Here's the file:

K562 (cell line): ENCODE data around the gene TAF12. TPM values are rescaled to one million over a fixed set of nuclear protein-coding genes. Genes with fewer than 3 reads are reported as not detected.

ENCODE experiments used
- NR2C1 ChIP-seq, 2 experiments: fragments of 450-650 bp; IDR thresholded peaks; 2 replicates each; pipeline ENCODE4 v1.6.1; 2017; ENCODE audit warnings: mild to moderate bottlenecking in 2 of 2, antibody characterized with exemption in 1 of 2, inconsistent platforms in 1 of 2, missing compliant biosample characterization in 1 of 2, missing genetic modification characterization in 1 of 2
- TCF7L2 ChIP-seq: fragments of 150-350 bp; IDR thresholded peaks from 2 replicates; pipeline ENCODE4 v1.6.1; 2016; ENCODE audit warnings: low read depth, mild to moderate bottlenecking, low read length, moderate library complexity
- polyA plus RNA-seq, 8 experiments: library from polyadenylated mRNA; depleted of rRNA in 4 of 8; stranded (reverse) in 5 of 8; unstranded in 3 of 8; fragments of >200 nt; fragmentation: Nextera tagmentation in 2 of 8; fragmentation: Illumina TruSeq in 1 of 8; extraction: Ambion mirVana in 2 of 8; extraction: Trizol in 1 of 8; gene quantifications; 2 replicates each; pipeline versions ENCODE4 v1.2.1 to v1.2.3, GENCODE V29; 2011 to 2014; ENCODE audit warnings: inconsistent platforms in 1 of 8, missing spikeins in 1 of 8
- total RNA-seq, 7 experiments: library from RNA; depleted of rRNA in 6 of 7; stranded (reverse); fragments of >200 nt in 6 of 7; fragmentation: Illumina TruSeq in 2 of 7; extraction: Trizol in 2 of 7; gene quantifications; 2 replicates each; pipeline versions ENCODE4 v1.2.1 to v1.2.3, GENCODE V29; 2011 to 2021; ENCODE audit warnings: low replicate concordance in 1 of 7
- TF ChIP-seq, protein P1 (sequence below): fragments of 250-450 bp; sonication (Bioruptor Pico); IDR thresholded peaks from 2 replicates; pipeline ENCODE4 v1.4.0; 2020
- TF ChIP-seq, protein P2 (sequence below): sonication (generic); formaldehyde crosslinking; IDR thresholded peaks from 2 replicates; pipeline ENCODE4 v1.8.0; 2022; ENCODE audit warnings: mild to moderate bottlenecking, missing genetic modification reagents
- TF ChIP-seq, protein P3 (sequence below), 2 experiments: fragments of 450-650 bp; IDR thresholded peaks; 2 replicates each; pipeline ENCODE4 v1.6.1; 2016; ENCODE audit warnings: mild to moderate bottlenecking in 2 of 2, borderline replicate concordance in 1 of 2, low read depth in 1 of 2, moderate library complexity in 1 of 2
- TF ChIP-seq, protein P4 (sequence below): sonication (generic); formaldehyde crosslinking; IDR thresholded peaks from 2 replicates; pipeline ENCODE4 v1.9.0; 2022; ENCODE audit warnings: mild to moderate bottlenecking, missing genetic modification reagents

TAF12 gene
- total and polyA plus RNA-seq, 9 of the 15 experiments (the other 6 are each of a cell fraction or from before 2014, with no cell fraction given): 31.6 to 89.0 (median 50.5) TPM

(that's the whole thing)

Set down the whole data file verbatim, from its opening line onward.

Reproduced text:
K562 (cell line): ENCODE data around the gene TAF12. TPM values are rescaled to one million over a fixed set of nuclear protein-coding genes. Genes with fewer than 3 reads are reported as not detected.

ENCODE experiments used
- NR2C1 ChIP-seq, 2 experiments: fragments of 450-650 bp; IDR thresholded peaks; 2 replicates each; pipeline ENCODE4 v1.6.1; 2017; ENCODE audit warnings: mild to moderate bottlenecking in 2 of 2, antibody characterized with exemption in 1 of 2, inconsistent platforms in 1 of 2, missing compliant biosample characterization in 1 of 2, missing genetic modification characterization in 1 of 2
- TCF7L2 ChIP-seq: fragments of 150-350 bp; IDR thresholded peaks from 2 replicates; pipeline ENCODE4 v1.6.1; 2016; ENCODE audit warnings: low read depth, mild to moderate bottlenecking, low read length, moderate library complexity
- polyA plus RNA-seq, 8 experiments: library from polyadenylated mRNA; depleted of rRNA in 4 of 8; stranded (reverse) in 5 of 8; unstranded in 3 of 8; fragments of >200 nt; fragmentation: Nextera tagmentation in 2 of 8; fragmentation: Illumina TruSeq in 1 of 8; extraction: Ambion mirVana in 2 of 8; extraction: Trizol in 1 of 8; gene quantifications; 2 replicates each; pipeline versions ENCODE4 v1.2.1 to v1.2.3, GENCODE V29; 2011 to 2014; ENCODE audit warnings: inconsistent platforms in 1 of 8, missing spikeins in 1 of 8
- total RNA-seq, 7 experiments: library from RNA; depleted of rRNA in 6 of 7; stranded (reverse); fragments of >200 nt in 6 of 7; fragmentation: Illumina TruSeq in 2 of 7; extraction: Trizol in 2 of 7; gene quantifications; 2 replicates each; pipeline versions ENCODE4 v1.2.1 to v1.2.3, GENCODE V29; 2011 to 2021; ENCODE audit warnings: low replicate concordance in 1 of 7
- TF ChIP-seq, protein P1 (sequence below): fragments of 250-450 bp; sonication (Bioruptor Pico); IDR thresholded peaks from 2 replicates; pipeline ENCODE4 v1.4.0; 2020
- TF ChIP-seq, protein P2 (sequence below): sonication (generic); formaldehyde crosslinking; IDR thresholded peaks from 2 replicates; pipeline ENCODE4 v1.8.0; 2022; ENCODE audit warnings: mild to moderate bottlenecking, missing genetic modification reagents
- TF ChIP-seq, protein P3 (sequence below), 2 experiments: fragments of 450-650 bp; IDR thresholded peaks; 2 replicates each; pipeline ENCODE4 v1.6.1; 2016; ENCODE audit warnings: mild to moderate bottlenecking in 2 of 2, borderline replicate concordance in 1 of 2, low read depth in 1 of 2, moderate library complexity in 1 of 2
- TF ChIP-seq, protein P4 (sequence below): sonication (generic); formaldehyde crosslinking; IDR thresholded peaks from 2 replicates; pipeline ENCODE4 v1.9.0; 2022; ENCODE audit warnings: mild to moderate bottlenecking, missing genetic modification reagents

TAF12 gene
- total and polyA plus RNA-seq, 9 of the 15 experiments (the other 6 are each of a cell fraction or from before 2014, with no cell fraction given): 31.6 to 89.0 (median 50.5) TPM